Baraka, Amiri, 1934-2014

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Baraka, Amiri, 1934-2014

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  • Baraka, Imamu Amiri, 1934-2014
  • Jones, LeRoi, 1934-2014
  • Baraka, Ameer, 1934-2014
  • Barakah, Amīr, 1934-2014
  • Imamu Amiri Baraka, 1934-2014
  • Jones, Everett LeRoi, 1934-2014
  • Jones, Leroy, 1934-2014
  • Jones, Le Roi, 1934-2014
  • Jones, Everett Leroy, 1934-2014
  • Baraka, Imamu Ameer, 1934-2014

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Everett Leroy Jones was born in Newark, NJ on October 7, 1934. His father, Coyette, was a postal supervisor and his mother, the former Anna Russ, was a social worker. Growing up took piano, drum, and trumpet lessons (a background that would inform his later work as a jazz writer) and also studied drawing and painting.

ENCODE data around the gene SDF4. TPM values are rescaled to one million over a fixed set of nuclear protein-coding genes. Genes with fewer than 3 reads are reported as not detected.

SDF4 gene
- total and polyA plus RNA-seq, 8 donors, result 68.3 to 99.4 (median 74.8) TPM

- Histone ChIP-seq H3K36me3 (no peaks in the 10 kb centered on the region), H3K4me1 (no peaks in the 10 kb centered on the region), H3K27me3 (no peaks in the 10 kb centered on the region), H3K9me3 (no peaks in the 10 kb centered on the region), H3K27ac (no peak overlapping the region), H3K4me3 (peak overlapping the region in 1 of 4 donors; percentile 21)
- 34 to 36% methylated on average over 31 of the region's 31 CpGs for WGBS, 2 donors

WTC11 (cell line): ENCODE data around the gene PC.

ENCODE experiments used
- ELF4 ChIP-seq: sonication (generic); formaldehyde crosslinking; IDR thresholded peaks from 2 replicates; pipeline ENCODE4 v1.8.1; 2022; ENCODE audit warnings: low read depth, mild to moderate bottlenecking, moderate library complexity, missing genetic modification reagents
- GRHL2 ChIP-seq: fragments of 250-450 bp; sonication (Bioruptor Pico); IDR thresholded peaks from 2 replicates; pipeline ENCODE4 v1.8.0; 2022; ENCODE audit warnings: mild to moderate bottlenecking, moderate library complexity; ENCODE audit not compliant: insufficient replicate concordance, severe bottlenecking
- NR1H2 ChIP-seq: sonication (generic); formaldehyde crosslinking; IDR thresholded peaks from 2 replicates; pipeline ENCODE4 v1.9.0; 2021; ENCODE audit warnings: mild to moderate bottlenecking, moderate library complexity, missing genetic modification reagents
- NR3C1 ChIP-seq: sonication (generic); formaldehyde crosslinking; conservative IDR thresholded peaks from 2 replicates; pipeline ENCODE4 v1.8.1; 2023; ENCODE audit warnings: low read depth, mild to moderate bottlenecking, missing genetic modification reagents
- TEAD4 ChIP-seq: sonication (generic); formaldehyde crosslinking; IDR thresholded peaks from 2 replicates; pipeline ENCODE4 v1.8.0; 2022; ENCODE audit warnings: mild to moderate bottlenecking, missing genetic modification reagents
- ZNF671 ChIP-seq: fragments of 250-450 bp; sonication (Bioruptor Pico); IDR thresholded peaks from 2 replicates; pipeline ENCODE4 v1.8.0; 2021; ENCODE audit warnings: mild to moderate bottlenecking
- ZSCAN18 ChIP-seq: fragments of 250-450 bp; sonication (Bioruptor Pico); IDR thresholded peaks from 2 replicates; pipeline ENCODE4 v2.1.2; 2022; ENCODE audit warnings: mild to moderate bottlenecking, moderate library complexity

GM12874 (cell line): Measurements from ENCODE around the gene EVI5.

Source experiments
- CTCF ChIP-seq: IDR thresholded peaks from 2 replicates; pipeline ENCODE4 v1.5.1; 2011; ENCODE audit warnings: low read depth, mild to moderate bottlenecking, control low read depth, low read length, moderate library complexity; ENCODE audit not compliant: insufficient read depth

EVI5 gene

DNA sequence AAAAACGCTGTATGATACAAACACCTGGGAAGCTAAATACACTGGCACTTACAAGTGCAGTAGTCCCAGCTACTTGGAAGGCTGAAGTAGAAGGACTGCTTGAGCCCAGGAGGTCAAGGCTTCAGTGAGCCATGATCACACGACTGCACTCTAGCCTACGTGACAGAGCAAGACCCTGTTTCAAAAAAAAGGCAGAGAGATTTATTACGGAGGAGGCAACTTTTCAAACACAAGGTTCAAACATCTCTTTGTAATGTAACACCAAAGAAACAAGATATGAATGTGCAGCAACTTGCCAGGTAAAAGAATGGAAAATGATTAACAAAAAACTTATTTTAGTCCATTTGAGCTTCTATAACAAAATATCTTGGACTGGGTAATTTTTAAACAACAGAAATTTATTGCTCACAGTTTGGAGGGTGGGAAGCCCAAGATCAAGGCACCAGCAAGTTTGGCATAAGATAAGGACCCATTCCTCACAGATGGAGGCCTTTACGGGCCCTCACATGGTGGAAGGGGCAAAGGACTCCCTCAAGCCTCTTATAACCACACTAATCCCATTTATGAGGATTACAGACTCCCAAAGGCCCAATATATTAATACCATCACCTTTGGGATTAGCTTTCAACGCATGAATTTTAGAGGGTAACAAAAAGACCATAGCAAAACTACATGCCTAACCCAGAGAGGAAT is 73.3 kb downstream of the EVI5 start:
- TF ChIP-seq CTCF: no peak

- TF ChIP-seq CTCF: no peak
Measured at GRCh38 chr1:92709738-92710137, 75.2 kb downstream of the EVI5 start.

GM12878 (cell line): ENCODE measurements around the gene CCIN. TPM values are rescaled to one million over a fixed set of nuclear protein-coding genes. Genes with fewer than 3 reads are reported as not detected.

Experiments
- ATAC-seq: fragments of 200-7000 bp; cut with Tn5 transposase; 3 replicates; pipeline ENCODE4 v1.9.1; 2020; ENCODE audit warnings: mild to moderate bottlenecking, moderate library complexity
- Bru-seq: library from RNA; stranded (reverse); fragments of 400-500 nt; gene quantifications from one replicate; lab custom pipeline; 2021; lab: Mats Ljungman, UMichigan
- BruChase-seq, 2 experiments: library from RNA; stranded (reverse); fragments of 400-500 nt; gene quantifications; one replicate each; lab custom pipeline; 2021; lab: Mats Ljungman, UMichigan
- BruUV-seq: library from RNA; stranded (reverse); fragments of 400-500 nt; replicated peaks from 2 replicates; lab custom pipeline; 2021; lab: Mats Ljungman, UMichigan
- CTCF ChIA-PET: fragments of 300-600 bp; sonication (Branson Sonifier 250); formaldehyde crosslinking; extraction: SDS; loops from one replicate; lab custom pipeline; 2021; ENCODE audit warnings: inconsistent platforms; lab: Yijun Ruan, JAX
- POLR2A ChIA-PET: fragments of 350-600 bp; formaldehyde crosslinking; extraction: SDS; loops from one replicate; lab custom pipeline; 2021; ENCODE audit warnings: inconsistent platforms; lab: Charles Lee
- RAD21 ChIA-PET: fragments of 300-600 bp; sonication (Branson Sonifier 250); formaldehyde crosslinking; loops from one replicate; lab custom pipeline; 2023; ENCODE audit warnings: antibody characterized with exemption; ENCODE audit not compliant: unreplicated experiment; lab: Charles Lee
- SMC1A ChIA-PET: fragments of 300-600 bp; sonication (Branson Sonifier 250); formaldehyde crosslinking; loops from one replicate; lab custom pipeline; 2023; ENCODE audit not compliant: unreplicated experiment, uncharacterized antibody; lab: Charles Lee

Baraka changed his name when he became aware of the African revolution and his African roots. He was named by the man who buried Malcolm X, Hesham Jabbar. Baraka was a leading force in the Black Arts Movement of the 1960s and 1970s. In 1963 he published "Blues People: Negro Music in White America," known as the first major history of black music to be written by an African American. A year later he published a collection of poetry titled "The Dead Lecturer" and won an Obie Award for his play, "Dutchman." After the assassination of Malcolm X in 1965, he moved to Harlem and founded the Black Arts Repertory Theatre. In the late 1960s, Baraka moved back to his hometown of Newark and began focusing more on political organizing, prompting the FBI to identify him as "the person who will probably emerge as the leader of the Pan-African movement in the United States." Baraka continued writing and performing poetry up until his hospitalization late last year, leaving behind a body of work that greatly influenced a younger generation of hip-hop artists and slam poets. From DemocracyNow! program (January 10, 2014)


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